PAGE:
Also, every binary operator supports a dot version that can be applied to arrays (and combinations of arrays and scalars) in such fused broadcasting operations, e.g. z .== sin.(x .* y).

Note that comparisons such as == operate on whole arrays, giving a single boolean answer. Use dot operators like .== for elementwise comparisons. (For comparison operations like <, only the elementwise .< version is applicable to arrays.)

Also notice the difference between max.(a,b), which broadcasts max elementwise over a and b, and maximum(a), which finds the largest value within a. The same relationship holds for min.(a,b) and minimum(a).


It is sometimes useful to perform element-by-element binary operations on arrays of different sizes, such as adding a vector to each column of a matrix. An inefficient way to do this would be to replicate the vector to the size of the matrix:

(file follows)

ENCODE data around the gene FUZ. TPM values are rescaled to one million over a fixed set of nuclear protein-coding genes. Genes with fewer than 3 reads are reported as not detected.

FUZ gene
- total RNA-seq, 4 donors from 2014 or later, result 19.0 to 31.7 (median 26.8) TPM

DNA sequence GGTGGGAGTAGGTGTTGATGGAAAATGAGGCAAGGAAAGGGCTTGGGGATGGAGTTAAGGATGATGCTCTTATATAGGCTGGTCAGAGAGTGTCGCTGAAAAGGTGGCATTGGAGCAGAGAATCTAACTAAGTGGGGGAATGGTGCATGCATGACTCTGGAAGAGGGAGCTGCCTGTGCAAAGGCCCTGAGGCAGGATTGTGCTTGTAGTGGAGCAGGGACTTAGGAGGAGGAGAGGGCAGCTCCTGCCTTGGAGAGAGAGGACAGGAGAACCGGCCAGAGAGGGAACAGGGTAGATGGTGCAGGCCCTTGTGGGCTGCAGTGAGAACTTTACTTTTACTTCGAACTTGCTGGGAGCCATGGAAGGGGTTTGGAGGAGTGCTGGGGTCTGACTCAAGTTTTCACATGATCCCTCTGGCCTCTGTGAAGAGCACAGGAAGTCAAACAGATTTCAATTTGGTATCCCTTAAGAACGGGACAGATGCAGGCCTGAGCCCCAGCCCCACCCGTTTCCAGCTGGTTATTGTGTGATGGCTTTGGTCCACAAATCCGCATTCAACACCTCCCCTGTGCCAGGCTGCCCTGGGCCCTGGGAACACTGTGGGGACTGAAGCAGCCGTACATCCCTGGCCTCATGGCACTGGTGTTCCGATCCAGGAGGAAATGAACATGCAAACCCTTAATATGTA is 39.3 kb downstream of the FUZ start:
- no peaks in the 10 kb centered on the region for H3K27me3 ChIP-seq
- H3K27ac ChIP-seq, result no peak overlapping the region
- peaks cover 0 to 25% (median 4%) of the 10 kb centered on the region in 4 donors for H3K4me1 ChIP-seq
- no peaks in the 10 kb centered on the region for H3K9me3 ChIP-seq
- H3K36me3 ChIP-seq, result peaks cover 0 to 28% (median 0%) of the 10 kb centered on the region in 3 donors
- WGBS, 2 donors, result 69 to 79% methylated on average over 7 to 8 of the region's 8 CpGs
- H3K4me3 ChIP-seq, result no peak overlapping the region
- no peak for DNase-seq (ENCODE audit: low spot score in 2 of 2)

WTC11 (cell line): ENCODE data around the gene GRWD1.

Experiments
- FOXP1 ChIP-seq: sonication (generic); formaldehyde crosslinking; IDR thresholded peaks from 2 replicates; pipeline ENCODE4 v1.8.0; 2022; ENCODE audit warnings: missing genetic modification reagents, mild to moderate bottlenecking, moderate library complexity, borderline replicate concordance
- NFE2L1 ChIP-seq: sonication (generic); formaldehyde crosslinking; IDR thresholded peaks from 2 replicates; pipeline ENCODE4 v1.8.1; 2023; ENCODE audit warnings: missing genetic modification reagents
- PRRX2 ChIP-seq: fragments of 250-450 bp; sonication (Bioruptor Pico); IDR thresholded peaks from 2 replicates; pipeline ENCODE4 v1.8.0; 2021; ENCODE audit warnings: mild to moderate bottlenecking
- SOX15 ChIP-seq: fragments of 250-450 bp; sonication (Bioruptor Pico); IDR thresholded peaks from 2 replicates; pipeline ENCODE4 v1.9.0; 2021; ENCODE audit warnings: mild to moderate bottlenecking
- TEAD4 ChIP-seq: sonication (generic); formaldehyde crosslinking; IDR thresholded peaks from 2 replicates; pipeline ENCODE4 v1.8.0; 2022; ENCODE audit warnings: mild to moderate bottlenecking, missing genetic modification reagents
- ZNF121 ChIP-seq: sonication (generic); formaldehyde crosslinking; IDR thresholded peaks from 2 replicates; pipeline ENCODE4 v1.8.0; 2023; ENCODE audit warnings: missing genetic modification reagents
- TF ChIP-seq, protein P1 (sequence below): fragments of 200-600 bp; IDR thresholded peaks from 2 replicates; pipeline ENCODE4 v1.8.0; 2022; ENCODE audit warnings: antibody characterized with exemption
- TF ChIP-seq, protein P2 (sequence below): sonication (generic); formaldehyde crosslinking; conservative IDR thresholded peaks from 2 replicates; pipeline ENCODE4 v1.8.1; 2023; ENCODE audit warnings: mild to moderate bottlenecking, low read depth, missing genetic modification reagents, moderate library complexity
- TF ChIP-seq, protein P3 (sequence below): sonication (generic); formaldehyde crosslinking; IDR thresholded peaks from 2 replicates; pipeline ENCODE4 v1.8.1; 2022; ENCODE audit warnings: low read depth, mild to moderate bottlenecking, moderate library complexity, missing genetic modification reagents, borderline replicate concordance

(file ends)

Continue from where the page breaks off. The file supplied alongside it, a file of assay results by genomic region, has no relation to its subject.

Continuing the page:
julia> a = rand(2,1); A = rand(2,3);

julia> repeat(a,1,3)+A
2×3 Array{Float64,2}:
 1.20813  1.82068  1.25387
 1.56851  1.86401  1.67846

This is wasteful when dimensions get large, so Julia provides broadcast, which expands singleton dimensions in array arguments to match the corresponding dimension in the other array without using extra memory, and applies the given function elementwise:

julia> broadcast(+, a, A)
2×3 Array{Float64,2}:
 1.20813  1.82068  1.25387
 1.56851  1.86401  1.67846

julia> b = rand(1,2)
1×2 Array{Float64,2}:
 0.867535  0.00457906

julia> broadcast(+, a, b)
2×2 Array{Float64,2}:
 1.71056  0.847604
 1.73659  0.873631